home organization tips &ideas
Keeping the Varmints Out of Your Kitchen
No, I'm not talking about your spouse and kids. I'm talking about mice. Eeeek! One ran under my feet the other day and I felt like I was in a cartoon. I didn't jump on a chair, but I did have to catch my breath and put on my battle gear.
Because I live in an old house, I’ve been plagued by mice for many years. Each fall when I see the signs, I think ugh, here we go again. This newsletter is going to make it sound like I'm really interested in mice. I'm not. I'm just interested in living without mice. Working in the kitchen is a drag when there are signs of mice everywhere.
I’ve decided to get smarter this year about how I deal with mice. And because mice are a universal problem and can cause potential health risks, I thought you might be interested too.
How to Tell if You have Mice
We like to look the other way when we see these signs. At least I do because acknowledging them means baiting and setting messy, fussy, yucky traps. And then if I’m lucky, after a moment of silence it means putting the dead mouse in a little baggie and walking it straight out to the trash so it doesn’t stink up the indoor trash. Sometimes it means throwing the whole mousetrap away because it’s just too gross to handle or the mouse won’t “let go.” Is anybody else out there cringing and making a face besides me?
Why Wage War on Mice?
Besides the fact that mice are pests, there are other more serious reasons why we want to keep them outside:
Out of Denial and into Action
To help us get out of denial and act quickly, it’s helpful to read about the habits of mice and how fast they can get out of hand. For example, by the time you see signs of them, they’ve already gotten married, set up housekeeping and have found all of the sources of food they need.
Did you know that mice can breed 35 days after they’re born? No wonder they take over so fast. Although they usually live only about a year, if all their offspring lived and reproduced at a similar rate, one pair of house mice could produce a population of more than 500 mice in one year. This is a good reason to act quickly at the first signs of them.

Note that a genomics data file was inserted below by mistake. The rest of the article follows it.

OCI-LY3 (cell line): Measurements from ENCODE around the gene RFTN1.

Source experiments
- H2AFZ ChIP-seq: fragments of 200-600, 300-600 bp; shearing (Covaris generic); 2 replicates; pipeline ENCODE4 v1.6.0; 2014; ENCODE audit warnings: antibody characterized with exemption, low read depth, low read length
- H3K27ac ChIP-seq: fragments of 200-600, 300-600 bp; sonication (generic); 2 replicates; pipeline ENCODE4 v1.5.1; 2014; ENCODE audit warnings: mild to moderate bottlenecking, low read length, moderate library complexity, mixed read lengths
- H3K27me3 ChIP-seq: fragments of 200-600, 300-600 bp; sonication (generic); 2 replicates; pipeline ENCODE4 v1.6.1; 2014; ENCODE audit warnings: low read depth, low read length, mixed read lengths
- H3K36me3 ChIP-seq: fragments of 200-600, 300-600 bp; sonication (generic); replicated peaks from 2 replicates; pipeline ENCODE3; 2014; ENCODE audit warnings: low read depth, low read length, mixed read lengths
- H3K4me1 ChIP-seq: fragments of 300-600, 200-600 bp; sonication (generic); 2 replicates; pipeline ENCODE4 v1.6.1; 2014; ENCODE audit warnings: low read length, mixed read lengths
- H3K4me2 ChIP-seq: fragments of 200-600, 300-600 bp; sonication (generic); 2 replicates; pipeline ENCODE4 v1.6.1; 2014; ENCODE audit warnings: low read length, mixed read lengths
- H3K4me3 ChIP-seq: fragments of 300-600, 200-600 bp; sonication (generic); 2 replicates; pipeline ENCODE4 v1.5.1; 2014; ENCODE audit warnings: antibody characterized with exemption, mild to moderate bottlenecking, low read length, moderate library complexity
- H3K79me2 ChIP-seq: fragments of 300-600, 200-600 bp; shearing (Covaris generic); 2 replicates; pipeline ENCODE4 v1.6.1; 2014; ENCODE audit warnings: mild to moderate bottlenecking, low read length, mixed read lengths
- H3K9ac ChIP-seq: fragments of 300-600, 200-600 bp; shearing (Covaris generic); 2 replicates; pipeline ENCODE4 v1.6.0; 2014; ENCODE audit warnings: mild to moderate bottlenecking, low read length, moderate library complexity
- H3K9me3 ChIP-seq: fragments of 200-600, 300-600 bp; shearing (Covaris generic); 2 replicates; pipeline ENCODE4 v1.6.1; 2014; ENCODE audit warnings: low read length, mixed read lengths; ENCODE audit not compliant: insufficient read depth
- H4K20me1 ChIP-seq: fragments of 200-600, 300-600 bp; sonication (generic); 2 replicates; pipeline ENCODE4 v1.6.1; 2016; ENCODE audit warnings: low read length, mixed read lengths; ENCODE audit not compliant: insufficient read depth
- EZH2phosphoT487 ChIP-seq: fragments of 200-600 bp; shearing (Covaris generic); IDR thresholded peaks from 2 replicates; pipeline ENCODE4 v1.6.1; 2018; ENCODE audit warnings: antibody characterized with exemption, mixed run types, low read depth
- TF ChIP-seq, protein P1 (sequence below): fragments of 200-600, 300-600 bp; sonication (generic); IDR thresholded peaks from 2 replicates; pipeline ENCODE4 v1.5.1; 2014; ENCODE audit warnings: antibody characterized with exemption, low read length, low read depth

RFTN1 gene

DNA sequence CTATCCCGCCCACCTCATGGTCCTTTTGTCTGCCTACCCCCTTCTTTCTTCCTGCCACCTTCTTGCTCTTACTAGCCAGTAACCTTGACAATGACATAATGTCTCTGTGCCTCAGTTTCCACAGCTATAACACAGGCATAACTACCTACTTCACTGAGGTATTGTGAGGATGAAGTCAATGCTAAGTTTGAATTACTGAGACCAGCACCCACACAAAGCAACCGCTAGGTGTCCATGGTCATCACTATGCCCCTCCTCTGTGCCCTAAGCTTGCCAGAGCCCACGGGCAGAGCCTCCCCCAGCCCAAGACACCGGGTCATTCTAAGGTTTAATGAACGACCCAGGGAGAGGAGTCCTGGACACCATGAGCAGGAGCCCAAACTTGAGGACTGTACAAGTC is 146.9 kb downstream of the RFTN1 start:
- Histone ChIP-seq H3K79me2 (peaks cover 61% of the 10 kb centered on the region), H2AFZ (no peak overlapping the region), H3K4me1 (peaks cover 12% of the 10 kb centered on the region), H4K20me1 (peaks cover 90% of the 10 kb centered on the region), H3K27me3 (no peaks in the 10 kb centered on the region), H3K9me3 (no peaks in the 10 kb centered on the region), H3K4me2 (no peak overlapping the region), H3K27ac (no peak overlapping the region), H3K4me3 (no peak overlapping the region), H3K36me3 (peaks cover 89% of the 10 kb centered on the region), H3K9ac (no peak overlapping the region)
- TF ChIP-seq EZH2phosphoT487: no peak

More Mouse Facts I Found Interesting - skip down past the stuff about rats....to read about mice
The best way to control mice is to prevent their entry. They can enter through very small openings (1/4 inch in diameter or larger). Popular entry points include foundations, around garage doors, utility pipes and wires passing into the house, and basement windows that do not seal correctly.
I've heard that they won't chew through steel wool, so I’m going to stock up on that and caulk this weekend. Any other tips for plugging mouse holes in and around the house?
More Prevention Tips
Tips on Successfully Eliminating Mice
A Better Mouse Trap
I did a Google search on this term “building a better mouse trap” and 168,000 results came up. Popular subject. Yes?
In my local discount store I talked with a couple of other customers and the sales person about which products work best. I don’t use poison because the mouse can die between the walls and stink everything up and because one of my cats was poisoned by a neighbor’s poison stored in his garage. So I am interested in other products that work well.
I found a cool new trap by Victor that is
much easier to set and bait than the old types I used to use. Here’s a picture
You just squeeze one end to set or release it without having to handle the messy parts or snap your fingers off. I love that. I got a better deal at the discount store than the price listed here.
Here are various kinds of traps and how to bait them:
FAQs About Mice and Mousetraps:
At the discount store I also discovered a variety of electronic devices that drive out pets by disturbing their nervous sytems. Shaped somewhat like a night light, they plug in near food or potential nesting material and emit a continuous high frequency -- unnoticeable to humans or pets -- that sends rodents packing. I bought two for about $18. They seem to work, but I did see one mouse the other day. After I wrote this piece, I heard that the mice get used to them and the traps stop working. Tonight I saw signs that this is true. Do any of you have experience with these devices?
To read more about them, go here:
If you have any bits of wisdom to share about controlling or eliminating mice, please email me and I'll share the tips with the rest of the group.
I’ve read or heard about using moth balls, sheets of bounce, Coke, or cakes of soap cut into slices and cubes. Do these work?